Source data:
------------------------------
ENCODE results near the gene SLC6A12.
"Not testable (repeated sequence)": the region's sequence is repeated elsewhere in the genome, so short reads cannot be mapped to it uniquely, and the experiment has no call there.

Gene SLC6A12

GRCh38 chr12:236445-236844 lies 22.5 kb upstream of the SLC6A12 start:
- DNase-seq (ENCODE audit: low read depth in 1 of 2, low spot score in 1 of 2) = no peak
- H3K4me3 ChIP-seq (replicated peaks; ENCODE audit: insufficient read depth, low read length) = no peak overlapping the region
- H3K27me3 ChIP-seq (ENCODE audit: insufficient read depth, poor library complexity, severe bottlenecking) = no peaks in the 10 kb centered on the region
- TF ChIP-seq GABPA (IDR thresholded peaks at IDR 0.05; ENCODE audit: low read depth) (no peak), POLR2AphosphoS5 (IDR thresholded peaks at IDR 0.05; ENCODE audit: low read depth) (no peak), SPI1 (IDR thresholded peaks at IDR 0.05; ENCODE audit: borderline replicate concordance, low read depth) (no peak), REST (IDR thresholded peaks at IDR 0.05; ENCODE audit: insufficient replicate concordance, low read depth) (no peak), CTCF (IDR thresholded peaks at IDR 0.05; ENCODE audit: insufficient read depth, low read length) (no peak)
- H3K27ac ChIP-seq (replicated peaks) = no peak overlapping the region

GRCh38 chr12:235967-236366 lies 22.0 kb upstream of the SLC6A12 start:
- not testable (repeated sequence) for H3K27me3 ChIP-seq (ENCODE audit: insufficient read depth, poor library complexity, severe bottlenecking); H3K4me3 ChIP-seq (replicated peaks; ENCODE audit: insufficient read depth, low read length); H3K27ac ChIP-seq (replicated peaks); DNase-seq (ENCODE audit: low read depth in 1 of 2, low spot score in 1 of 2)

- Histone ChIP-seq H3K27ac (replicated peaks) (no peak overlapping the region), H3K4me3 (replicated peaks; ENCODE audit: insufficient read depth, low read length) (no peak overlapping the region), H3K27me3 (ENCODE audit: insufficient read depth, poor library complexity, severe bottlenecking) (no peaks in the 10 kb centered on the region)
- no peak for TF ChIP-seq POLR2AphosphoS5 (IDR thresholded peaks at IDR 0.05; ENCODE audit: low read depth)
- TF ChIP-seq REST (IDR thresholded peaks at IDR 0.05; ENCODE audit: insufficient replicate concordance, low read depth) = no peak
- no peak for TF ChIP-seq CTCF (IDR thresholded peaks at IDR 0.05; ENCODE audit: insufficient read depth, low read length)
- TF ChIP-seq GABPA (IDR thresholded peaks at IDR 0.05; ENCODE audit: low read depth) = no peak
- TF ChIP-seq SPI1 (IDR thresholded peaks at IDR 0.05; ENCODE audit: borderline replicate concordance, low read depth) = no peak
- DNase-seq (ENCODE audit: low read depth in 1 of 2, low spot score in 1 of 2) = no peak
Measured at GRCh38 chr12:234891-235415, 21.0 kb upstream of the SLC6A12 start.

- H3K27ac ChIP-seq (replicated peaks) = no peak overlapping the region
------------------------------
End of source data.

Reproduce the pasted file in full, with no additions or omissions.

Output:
ENCODE results near the gene SLC6A12.
"Not testable (repeated sequence)": the region's sequence is repeated elsewhere in the genome, so short reads cannot be mapped to it uniquely, and the experiment has no call there.

Gene SLC6A12

GRCh38 chr12:236445-236844 lies 22.5 kb upstream of the SLC6A12 start:
- DNase-seq (ENCODE audit: low read depth in 1 of 2, low spot score in 1 of 2) = no peak
- H3K4me3 ChIP-seq (replicated peaks; ENCODE audit: insufficient read depth, low read length) = no peak overlapping the region
- H3K27me3 ChIP-seq (ENCODE audit: insufficient read depth, poor library complexity, severe bottlenecking) = no peaks in the 10 kb centered on the region
- TF ChIP-seq GABPA (IDR thresholded peaks at IDR 0.05; ENCODE audit: low read depth) (no peak), POLR2AphosphoS5 (IDR thresholded peaks at IDR 0.05; ENCODE audit: low read depth) (no peak), SPI1 (IDR thresholded peaks at IDR 0.05; ENCODE audit: borderline replicate concordance, low read depth) (no peak), REST (IDR thresholded peaks at IDR 0.05; ENCODE audit: insufficient replicate concordance, low read depth) (no peak), CTCF (IDR thresholded peaks at IDR 0.05; ENCODE audit: insufficient read depth, low read length) (no peak)
- H3K27ac ChIP-seq (replicated peaks) = no peak overlapping the region

GRCh38 chr12:235967-236366 lies 22.0 kb upstream of the SLC6A12 start:
- not testable (repeated sequence) for H3K27me3 ChIP-seq (ENCODE audit: insufficient read depth, poor library complexity, severe bottlenecking); H3K4me3 ChIP-seq (replicated peaks; ENCODE audit: insufficient read depth, low read length); H3K27ac ChIP-seq (replicated peaks); DNase-seq (ENCODE audit: low read depth in 1 of 2, low spot score in 1 of 2)

- Histone ChIP-seq H3K27ac (replicated peaks) (no peak overlapping the region), H3K4me3 (replicated peaks; ENCODE audit: insufficient read depth, low read length) (no peak overlapping the region), H3K27me3 (ENCODE audit: insufficient read depth, poor library complexity, severe bottlenecking) (no peaks in the 10 kb centered on the region)
- no peak for TF ChIP-seq POLR2AphosphoS5 (IDR thresholded peaks at IDR 0.05; ENCODE audit: low read depth)
- TF ChIP-seq REST (IDR thresholded peaks at IDR 0.05; ENCODE audit: insufficient replicate concordance, low read depth) = no peak
- no peak for TF ChIP-seq CTCF (IDR thresholded peaks at IDR 0.05; ENCODE audit: insufficient read depth, low read length)
- TF ChIP-seq GABPA (IDR thresholded peaks at IDR 0.05; ENCODE audit: low read depth) = no peak
- TF ChIP-seq SPI1 (IDR thresholded peaks at IDR 0.05; ENCODE audit: borderline replicate concordance, low read depth) = no peak
- DNase-seq (ENCODE audit: low read depth in 1 of 2, low spot score in 1 of 2) = no peak
Measured at GRCh38 chr12:234891-235415, 21.0 kb upstream of the SLC6A12 start.

- H3K27ac ChIP-seq (replicated peaks) = no peak overlapping the region